“It depends on plant volume,” Mayers said. “You’d be surprised how much varies among communities — huge variations. They’re at a very low concentration. You would say, that’s so low it’s almost not there, but when it gets into the environment species like frogs, that are very sensitive, they can start to show impacts of that material. At some point in the future, we’re going to have to figure out better ways we can do it… using reverse osmosis would remove that material, so it is possible.”
At the processing tanks where a mixing stage occurs, Mayers explained the importance of keeping the suspended biologically activated “scum” floating atop the liquid in balance.
Biological starter for the mixing process was obtained so that the plant didn’t have to wait to grow its own to help degradation process to start. Mayers said some of the biological starter came from a wastewater facility in Grand Junction, Colorado, and 50 gallons of starter — “all that it will ever need” — was purchased from another company.
“If you have a town that has a lot of hotels, like this one, and you’re doing a lot of laundry, and they’re using a lot of bleach — is there something that could offset this balance?” Bauer asked.
Officials designed Moab’s new wastewater facility with the town’s needs in mind, including the increase in lodging and residents in both Grand and San Juan counties. The plant has room to expand, if it needs to, in decades to come.
“It would have to be an awful lot of bleach, but you could kill a biological process,” Mayers said. “And then it will wash out and you won’t get any treatment or performance, but it’s unusual.”
The concentration and volume of bleach that it would take to “decimate” the plant’s processing tanks and reclamation “would be way beyond reach,” he said, and called it a minor concern.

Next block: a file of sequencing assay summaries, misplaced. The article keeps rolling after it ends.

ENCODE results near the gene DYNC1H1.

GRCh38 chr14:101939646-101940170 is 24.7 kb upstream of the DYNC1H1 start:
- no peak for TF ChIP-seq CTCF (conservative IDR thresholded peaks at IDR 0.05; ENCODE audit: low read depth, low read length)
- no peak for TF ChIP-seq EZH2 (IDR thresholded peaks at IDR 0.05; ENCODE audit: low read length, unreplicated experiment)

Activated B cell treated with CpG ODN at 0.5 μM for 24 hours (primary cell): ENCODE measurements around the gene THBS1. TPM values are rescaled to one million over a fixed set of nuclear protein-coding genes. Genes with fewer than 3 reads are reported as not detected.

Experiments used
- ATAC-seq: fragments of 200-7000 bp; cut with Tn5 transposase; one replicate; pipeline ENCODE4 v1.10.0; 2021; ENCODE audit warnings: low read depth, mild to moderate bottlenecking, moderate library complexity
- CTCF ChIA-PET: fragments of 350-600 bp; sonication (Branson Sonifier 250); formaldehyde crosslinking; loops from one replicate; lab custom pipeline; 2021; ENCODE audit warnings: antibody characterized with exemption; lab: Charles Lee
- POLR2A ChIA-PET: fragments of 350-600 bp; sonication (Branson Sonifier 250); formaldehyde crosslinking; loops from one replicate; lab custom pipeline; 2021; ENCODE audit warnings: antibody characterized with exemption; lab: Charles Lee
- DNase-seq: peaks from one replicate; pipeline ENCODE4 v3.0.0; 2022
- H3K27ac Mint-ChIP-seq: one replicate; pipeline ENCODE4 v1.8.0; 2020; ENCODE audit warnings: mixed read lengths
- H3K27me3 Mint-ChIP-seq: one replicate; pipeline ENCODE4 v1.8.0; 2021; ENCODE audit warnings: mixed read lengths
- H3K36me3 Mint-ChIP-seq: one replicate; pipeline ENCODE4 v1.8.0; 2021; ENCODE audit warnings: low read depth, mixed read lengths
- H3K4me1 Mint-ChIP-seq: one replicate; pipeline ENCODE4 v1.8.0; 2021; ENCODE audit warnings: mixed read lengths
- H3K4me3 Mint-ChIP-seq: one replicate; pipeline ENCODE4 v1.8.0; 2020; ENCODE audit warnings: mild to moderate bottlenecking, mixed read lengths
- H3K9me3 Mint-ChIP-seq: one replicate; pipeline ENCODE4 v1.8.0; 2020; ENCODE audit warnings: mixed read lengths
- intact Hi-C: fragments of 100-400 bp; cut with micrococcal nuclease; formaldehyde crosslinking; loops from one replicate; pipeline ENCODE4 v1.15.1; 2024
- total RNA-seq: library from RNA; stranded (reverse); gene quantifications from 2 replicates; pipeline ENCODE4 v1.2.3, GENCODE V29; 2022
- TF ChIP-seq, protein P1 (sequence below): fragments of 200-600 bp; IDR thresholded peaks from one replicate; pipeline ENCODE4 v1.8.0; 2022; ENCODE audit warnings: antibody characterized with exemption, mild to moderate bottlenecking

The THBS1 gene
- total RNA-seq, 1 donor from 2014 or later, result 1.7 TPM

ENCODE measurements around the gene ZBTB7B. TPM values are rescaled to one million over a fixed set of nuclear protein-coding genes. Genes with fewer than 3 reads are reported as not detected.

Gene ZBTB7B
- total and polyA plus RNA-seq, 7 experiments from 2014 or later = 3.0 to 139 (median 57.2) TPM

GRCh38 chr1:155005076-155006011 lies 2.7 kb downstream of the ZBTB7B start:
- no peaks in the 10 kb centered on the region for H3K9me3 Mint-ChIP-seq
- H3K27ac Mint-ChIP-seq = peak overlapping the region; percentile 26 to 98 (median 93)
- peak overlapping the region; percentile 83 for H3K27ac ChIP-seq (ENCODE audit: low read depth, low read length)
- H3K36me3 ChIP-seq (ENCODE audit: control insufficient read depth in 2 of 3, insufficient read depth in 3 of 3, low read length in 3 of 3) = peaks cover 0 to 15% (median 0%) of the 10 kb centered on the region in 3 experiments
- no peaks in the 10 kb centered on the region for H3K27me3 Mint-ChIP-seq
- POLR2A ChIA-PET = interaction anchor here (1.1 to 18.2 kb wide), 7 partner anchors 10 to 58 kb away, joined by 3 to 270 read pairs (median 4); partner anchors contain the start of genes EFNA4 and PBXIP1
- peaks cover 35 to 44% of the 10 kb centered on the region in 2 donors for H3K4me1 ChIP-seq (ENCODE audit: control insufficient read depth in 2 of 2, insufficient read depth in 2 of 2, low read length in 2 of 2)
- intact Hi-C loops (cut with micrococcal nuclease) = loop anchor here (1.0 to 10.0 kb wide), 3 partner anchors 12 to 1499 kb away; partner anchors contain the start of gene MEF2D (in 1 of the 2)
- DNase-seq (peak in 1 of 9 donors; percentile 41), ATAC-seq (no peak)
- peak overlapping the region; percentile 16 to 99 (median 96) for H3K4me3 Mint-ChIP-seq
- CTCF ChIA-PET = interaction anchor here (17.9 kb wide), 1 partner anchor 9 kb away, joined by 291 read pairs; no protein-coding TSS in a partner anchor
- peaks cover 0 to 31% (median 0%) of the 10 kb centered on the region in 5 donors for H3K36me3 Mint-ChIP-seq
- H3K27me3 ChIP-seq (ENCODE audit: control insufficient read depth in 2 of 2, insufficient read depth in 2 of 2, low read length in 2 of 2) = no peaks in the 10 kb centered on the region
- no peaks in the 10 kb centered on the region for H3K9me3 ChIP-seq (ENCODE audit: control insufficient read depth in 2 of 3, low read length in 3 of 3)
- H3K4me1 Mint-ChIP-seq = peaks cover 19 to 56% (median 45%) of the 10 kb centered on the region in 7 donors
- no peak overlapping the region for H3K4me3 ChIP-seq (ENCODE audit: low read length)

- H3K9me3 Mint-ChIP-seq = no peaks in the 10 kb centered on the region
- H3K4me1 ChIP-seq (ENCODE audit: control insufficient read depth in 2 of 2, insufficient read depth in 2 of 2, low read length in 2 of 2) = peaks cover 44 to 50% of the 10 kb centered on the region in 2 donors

“Resort towns have more of those kinds of problems because you have a much higher concentration of those things,” Mayers said. “You also get more grease and food waste from restaurants, and you get stronger wastewater in general because of restaurants and hotels, so a town like Moab has higher-strength wastewater than a similar town that wouldn’t have all the tourists coming in. We had to account for that.”
Once the reclamation process is completed, the water is non-potable, and what isn’t reused in the plant is released into the Colorado River. To disinfect the water before it reaches the river, the system utilizes 254 nanometers of UV light, the same that is used in various industries to disinfect food and medical equipment. The bulbs should last for 7,000 hours, Mayers said. A year is about 8,700 hours.
“They have been shown to last for much longer,” he said. “The disinfection process, on the end we have some utility pumps so water is used around the plant. We are reusing the water.”
Reusing water is one of the big differences between the old plant and the new plant, Mayers said. The old facility was using quite a bit of the city’s water, but now overall savings will be about $30,000 a year by reusing water.
In total, the new wastewater facility can process 1.75 million gallons of waste per day, versus about 1 million gallons per day with the old system, Mayers said.
“A million gallons per day is about 700 gallons a minute, in round numbers,” Mayers said. The new facility can handle a peak flow rate double that figure, he said, with room for expansion to handle triple the rate.
“We think, based on current projections, unless Moab grows at a much faster rate, [the facility has] a 50 year capacity,” Mayers said.
Looking at the new facility’s system, Moab City Council member Mike Duncan said, “This is awesome. We’re all looking forward to it. We just hope it stays in operation; for more than 20 years would be great, it depends on what the growth rate of the city and town are.”
The new Moab City Water Reclamation Facility has been in operation for about four months.
Ribbon-cutting ceremony and tours highlight state-of-the-art wastewater processing
“We think, based on current projections, unless Moab grows at a much faster rate, [the facility has] a 50 year capacity.”